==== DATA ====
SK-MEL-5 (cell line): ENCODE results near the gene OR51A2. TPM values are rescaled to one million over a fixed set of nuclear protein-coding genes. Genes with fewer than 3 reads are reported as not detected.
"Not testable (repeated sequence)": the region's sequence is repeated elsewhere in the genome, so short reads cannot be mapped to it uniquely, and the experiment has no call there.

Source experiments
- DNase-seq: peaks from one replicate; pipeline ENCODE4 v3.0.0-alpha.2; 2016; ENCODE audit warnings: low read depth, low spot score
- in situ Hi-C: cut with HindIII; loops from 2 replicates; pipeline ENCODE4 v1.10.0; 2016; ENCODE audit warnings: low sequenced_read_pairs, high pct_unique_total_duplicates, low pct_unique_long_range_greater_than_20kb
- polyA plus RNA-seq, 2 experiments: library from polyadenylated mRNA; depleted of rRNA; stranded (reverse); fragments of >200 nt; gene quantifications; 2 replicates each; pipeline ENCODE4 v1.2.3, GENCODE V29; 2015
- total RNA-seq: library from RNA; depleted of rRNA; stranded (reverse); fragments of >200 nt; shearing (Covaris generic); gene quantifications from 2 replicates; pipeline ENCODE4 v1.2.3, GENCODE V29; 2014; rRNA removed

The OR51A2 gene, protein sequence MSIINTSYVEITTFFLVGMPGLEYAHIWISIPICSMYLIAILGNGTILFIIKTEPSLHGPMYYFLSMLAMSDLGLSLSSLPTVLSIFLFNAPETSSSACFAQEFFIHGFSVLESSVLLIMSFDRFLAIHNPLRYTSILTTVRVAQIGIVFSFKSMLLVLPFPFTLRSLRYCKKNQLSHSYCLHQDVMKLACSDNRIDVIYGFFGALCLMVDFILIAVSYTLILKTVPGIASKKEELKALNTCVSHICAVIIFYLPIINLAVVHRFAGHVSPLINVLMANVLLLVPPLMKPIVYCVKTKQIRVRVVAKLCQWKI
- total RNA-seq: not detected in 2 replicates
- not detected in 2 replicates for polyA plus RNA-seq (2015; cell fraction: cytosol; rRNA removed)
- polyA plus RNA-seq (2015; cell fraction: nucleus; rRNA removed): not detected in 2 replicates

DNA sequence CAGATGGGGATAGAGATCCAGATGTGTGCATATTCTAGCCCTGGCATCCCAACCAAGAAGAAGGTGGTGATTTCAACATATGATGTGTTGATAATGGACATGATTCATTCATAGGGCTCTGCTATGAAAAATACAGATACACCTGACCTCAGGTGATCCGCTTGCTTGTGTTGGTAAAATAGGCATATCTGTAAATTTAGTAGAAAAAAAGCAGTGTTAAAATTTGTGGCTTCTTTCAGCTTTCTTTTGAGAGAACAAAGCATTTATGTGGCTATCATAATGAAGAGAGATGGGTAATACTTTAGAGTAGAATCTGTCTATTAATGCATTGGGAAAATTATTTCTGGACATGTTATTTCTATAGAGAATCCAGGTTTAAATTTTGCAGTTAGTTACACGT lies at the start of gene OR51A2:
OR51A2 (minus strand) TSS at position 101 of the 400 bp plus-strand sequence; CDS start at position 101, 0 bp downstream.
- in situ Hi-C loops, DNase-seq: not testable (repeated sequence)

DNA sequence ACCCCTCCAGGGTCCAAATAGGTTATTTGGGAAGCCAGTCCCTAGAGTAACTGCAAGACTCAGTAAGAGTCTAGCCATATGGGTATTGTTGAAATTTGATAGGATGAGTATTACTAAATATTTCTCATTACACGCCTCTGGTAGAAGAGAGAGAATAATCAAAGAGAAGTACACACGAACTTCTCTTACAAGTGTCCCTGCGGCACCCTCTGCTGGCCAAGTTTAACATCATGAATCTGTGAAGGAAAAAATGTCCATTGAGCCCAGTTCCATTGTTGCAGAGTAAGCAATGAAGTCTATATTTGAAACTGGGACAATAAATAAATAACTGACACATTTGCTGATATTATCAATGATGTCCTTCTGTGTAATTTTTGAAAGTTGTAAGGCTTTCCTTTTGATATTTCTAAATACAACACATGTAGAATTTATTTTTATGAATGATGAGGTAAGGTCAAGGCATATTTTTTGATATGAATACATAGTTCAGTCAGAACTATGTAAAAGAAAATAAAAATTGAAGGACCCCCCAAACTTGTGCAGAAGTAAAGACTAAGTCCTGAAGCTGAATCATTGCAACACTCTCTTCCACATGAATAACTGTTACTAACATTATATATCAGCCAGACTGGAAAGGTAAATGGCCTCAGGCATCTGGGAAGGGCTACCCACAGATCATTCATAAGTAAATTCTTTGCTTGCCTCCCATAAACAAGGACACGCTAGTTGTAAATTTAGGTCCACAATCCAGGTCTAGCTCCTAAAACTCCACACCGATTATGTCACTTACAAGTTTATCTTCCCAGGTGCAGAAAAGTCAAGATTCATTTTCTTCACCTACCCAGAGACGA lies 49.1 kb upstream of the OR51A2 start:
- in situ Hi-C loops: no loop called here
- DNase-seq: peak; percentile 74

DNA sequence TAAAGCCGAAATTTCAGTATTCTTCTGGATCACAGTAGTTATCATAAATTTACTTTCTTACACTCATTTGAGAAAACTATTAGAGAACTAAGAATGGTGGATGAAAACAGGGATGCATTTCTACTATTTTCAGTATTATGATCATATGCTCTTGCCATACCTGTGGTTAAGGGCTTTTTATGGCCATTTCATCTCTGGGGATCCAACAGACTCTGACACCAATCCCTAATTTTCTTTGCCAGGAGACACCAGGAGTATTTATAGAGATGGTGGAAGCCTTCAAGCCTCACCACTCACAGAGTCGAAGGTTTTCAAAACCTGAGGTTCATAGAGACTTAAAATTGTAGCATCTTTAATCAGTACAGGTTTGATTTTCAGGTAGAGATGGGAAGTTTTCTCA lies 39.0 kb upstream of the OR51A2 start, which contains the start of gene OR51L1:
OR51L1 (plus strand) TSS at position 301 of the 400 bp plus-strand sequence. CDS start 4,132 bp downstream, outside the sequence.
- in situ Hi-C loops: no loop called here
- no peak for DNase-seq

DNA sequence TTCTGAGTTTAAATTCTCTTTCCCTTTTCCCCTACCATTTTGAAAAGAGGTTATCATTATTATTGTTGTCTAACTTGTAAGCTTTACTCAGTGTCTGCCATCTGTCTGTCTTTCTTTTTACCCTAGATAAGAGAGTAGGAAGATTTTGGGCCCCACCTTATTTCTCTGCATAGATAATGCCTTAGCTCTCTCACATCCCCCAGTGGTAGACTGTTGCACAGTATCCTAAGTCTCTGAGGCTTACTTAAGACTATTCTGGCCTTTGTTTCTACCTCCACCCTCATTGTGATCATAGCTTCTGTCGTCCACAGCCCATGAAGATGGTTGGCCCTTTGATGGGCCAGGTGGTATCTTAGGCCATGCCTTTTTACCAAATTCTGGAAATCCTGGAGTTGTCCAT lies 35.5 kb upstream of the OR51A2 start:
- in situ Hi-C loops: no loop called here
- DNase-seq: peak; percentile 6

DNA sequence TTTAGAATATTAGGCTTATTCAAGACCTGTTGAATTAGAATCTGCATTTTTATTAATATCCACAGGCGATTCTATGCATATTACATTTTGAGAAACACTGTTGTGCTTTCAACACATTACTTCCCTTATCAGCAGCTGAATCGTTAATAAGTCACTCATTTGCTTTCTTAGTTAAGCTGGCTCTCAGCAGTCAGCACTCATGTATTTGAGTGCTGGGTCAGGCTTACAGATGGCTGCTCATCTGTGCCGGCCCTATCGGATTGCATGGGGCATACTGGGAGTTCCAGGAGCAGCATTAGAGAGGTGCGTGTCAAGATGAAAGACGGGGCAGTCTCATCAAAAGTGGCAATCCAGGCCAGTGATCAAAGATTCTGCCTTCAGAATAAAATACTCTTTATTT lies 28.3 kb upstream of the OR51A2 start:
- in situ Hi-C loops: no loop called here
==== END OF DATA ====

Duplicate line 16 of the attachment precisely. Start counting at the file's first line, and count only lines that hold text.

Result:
- in situ Hi-C loops: no loop called here